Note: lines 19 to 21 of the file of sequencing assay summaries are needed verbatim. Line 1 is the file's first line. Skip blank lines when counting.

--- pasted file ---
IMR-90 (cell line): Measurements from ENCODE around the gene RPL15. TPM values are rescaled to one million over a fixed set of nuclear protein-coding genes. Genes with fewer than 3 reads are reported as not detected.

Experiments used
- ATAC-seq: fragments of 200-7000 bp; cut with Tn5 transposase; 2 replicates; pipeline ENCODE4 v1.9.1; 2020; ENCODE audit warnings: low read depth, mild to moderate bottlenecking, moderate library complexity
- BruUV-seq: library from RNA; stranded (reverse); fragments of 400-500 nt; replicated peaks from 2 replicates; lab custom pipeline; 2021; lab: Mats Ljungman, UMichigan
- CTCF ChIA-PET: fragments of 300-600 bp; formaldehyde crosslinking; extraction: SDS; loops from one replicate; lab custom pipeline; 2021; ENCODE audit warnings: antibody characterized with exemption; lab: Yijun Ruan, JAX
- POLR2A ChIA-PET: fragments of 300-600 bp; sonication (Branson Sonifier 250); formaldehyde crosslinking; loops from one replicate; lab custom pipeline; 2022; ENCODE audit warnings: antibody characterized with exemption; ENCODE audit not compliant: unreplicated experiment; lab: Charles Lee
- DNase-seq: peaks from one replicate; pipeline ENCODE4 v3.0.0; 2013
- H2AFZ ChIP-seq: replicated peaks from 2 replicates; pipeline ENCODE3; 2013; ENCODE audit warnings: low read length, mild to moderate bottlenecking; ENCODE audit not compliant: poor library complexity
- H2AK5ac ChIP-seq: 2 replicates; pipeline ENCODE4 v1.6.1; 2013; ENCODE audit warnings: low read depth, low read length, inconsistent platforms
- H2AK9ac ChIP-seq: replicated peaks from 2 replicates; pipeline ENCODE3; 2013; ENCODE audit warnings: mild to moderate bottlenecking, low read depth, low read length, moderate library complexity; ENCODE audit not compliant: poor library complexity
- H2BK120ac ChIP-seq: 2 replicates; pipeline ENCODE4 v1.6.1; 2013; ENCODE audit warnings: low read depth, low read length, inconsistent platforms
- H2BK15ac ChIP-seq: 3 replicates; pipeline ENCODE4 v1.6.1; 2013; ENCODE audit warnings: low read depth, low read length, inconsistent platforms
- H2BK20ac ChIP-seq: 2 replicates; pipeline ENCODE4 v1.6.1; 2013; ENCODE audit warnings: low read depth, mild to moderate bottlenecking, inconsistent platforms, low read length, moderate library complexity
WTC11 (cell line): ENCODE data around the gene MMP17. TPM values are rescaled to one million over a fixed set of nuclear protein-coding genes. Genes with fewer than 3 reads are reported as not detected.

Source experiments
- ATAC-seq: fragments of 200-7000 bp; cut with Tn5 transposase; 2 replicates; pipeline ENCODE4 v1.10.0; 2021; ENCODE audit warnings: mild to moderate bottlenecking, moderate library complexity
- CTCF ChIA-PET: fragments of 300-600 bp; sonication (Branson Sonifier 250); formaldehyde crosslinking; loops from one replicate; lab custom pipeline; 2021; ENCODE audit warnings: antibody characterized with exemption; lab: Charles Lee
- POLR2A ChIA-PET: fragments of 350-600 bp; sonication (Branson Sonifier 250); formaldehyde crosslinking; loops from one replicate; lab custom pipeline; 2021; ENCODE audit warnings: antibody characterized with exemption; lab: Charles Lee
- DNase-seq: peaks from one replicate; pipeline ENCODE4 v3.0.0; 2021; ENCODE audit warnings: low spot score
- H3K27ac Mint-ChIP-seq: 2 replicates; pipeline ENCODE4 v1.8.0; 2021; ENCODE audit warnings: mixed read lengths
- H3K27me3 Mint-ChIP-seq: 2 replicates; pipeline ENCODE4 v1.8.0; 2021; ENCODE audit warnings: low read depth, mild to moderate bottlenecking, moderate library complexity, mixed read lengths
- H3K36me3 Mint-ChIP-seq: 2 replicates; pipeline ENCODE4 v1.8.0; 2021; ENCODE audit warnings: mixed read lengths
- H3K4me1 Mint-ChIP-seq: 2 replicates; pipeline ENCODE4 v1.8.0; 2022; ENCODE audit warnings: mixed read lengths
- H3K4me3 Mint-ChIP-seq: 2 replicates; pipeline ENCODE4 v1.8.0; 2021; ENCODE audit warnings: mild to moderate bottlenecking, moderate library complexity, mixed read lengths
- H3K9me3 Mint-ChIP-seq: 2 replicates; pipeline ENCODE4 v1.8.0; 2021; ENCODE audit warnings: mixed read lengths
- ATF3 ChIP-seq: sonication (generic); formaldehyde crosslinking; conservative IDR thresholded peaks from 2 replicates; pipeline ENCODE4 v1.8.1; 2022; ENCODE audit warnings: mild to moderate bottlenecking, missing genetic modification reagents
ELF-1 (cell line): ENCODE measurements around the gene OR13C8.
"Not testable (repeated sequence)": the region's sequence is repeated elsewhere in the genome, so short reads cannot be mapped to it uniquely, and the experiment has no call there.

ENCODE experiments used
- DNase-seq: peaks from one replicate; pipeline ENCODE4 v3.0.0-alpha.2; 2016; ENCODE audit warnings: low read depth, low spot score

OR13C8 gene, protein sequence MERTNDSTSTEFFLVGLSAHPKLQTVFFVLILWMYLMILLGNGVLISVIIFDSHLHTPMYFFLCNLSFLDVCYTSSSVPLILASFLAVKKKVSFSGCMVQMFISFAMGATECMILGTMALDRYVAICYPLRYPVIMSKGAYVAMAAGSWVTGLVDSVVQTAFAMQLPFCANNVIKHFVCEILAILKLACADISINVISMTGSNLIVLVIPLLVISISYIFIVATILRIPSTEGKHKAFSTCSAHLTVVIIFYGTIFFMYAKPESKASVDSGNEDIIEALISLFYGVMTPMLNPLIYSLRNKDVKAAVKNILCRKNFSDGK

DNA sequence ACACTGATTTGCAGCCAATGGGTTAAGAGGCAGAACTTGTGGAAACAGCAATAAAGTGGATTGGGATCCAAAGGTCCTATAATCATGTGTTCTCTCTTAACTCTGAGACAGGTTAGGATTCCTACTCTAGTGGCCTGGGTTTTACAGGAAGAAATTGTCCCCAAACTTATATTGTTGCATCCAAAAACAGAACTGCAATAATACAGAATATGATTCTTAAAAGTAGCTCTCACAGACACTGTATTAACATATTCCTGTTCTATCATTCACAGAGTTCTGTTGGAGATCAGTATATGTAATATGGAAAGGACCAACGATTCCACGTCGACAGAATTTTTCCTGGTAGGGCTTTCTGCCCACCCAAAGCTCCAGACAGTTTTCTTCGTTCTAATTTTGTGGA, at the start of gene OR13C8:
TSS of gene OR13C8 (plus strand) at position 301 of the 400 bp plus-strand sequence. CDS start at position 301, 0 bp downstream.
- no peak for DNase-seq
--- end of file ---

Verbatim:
- DNase-seq: peaks from one replicate; pipeline ENCODE4 v3.0.0; 2021; ENCODE audit warnings: low spot score
- H3K27ac Mint-ChIP-seq: 2 replicates; pipeline ENCODE4 v1.8.0; 2021; ENCODE audit warnings: mixed read lengths
- H3K27me3 Mint-ChIP-seq: 2 replicates; pipeline ENCODE4 v1.8.0; 2021; ENCODE audit warnings: low read depth, mild to moderate bottlenecking, moderate library complexity, mixed read lengths